Is Mister Rogers an example of how television can impact our lives positively, in your opinion?

#802 The Simple Faith of Mister Rogers by Any Hollingsworth was originally published on One-elevenbooks


#676 Ghosts, Hauntings and Mysterious Happenings by Phyllis Raybin Emert

Ghosts, Hauntings and Mysterious Happenings by Phyllis Raybin EmertGhosts, Hauntings and Mysterious Happenings by Phyllis Raybin Emert

Sometimes we cannot explain everything in the world. Sometimes a house is haunted and science cannot explain it away. Sometimes a person has the ability to tell when something is happening hundreds of miles away, without having any connection to that place. Sometimes ghostly apparitions appear at historical locations. Sometimes someone writes a book that predicts something almost exactly as it happens in the future. Sometimes someone can seem to speak to the dead.

These are all very interesting occurrences. This book holds over twenty stories about various unexplained and mysterious circumstances. Prominent haunted places mentioned in this book are The Borley Rectory, The Whaley House, and The Tower of London. Another prominent haunting mentioned is the Bell Witch. Edgar Cayce and Rosemary Brown are both mentioned as mediums.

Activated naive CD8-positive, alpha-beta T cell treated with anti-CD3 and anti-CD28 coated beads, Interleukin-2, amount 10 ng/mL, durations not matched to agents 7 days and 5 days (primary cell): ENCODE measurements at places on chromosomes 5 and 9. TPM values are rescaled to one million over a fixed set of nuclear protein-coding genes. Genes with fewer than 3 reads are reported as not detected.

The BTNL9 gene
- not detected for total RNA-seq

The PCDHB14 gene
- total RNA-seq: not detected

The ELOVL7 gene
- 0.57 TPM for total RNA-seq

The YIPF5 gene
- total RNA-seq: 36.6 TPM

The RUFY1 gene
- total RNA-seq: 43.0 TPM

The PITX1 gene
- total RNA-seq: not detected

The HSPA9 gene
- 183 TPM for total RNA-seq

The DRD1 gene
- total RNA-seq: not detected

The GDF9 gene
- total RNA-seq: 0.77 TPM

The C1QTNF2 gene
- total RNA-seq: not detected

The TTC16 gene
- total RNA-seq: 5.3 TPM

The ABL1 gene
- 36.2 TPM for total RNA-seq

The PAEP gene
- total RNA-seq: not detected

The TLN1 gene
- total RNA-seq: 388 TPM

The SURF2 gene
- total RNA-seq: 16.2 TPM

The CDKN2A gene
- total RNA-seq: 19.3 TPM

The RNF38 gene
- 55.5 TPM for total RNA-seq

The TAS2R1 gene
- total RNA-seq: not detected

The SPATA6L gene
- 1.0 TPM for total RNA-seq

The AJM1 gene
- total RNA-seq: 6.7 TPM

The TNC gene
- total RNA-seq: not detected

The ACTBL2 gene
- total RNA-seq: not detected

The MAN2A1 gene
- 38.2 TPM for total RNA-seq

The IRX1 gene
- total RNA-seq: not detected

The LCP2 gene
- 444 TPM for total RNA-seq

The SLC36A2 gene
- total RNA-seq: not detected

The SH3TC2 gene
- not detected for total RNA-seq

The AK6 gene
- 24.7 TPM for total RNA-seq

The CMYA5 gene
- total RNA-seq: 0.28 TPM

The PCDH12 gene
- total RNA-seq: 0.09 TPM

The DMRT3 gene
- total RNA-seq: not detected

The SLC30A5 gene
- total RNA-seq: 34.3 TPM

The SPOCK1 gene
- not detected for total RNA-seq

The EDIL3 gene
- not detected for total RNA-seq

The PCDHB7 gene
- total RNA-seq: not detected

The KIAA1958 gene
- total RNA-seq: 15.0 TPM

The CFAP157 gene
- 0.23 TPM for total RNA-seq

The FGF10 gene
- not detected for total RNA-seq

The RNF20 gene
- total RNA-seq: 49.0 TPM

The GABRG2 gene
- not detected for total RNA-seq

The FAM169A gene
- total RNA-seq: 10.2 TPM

What I liked

I love mysterious things. If I can’t explain something; it’s very intriguing. I cannot explain any of the events in this book, although I’m quite skeptical on quite a few, especially the mediums. I have a hard time believing in the idea of mediums. Maybe it’s real, but I just don’t know. This book has always fascinated me, I’ve actually had it for a long time, but I’ve never reviewed it on this site. It’s all just so interesting.

It’s a short look at each item mentioned, which gives the reader a good overview of the occurrence.

What I didn’t like

I wish the book had more meat to it. I would love to read more in-depth on some of these subjects. In fact, I have on at least one of the stories in this book. The story in this book, The House on Plum Tree Lane, is actually the subject of the book Night Stalks the Mansion, which I have read and reviewed. Because I’ve read the other book, the story in this book definitely leaves out a lot, but it’s also a little inaccurate. This book states that the house was turned into apartments, which may have been the case, I don’t remember, but the house actually doesn’t exist anymore. It was burned down. This book could have been written before the house burned down, but I have absolutely no idea if it was or not.